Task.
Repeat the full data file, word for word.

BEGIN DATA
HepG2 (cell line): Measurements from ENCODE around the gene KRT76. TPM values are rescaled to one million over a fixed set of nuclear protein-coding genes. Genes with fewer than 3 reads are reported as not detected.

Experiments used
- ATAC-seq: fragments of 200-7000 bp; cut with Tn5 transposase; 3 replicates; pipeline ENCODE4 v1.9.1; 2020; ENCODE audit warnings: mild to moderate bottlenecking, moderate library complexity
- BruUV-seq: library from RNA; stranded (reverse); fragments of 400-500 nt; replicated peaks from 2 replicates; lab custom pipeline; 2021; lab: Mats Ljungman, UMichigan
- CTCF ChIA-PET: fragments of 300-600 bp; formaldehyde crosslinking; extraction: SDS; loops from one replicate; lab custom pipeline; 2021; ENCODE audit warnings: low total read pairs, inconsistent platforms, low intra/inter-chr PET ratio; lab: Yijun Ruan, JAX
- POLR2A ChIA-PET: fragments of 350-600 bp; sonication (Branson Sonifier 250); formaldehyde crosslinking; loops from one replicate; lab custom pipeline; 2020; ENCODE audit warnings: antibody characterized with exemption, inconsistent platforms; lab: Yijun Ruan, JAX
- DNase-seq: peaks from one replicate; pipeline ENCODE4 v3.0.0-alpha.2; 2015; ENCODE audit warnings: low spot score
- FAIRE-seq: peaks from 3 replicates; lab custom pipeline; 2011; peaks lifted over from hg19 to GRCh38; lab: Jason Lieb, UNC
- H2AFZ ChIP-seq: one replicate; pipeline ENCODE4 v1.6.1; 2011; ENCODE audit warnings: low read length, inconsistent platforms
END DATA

HepG2 (cell line): Measurements from ENCODE around the gene KRT76. TPM values are rescaled to one million over a fixed set of nuclear protein-coding genes. Genes with fewer than 3 reads are reported as not detected.

Experiments used
- ATAC-seq: fragments of 200-7000 bp; cut with Tn5 transposase; 3 replicates; pipeline ENCODE4 v1.9.1; 2020; ENCODE audit warnings: mild to moderate bottlenecking, moderate library complexity
- BruUV-seq: library from RNA; stranded (reverse); fragments of 400-500 nt; replicated peaks from 2 replicates; lab custom pipeline; 2021; lab: Mats Ljungman, UMichigan
- CTCF ChIA-PET: fragments of 300-600 bp; formaldehyde crosslinking; extraction: SDS; loops from one replicate; lab custom pipeline; 2021; ENCODE audit warnings: low total read pairs, inconsistent platforms, low intra/inter-chr PET ratio; lab: Yijun Ruan, JAX
- POLR2A ChIA-PET: fragments of 350-600 bp; sonication (Branson Sonifier 250); formaldehyde crosslinking; loops from one replicate; lab custom pipeline; 2020; ENCODE audit warnings: antibody characterized with exemption, inconsistent platforms; lab: Yijun Ruan, JAX
- DNase-seq: peaks from one replicate; pipeline ENCODE4 v3.0.0-alpha.2; 2015; ENCODE audit warnings: low spot score
- FAIRE-seq: peaks from 3 replicates; lab custom pipeline; 2011; peaks lifted over from hg19 to GRCh38; lab: Jason Lieb, UNC
- H2AFZ ChIP-seq: one replicate; pipeline ENCODE4 v1.6.1; 2011; ENCODE audit warnings: low read length, inconsistent platforms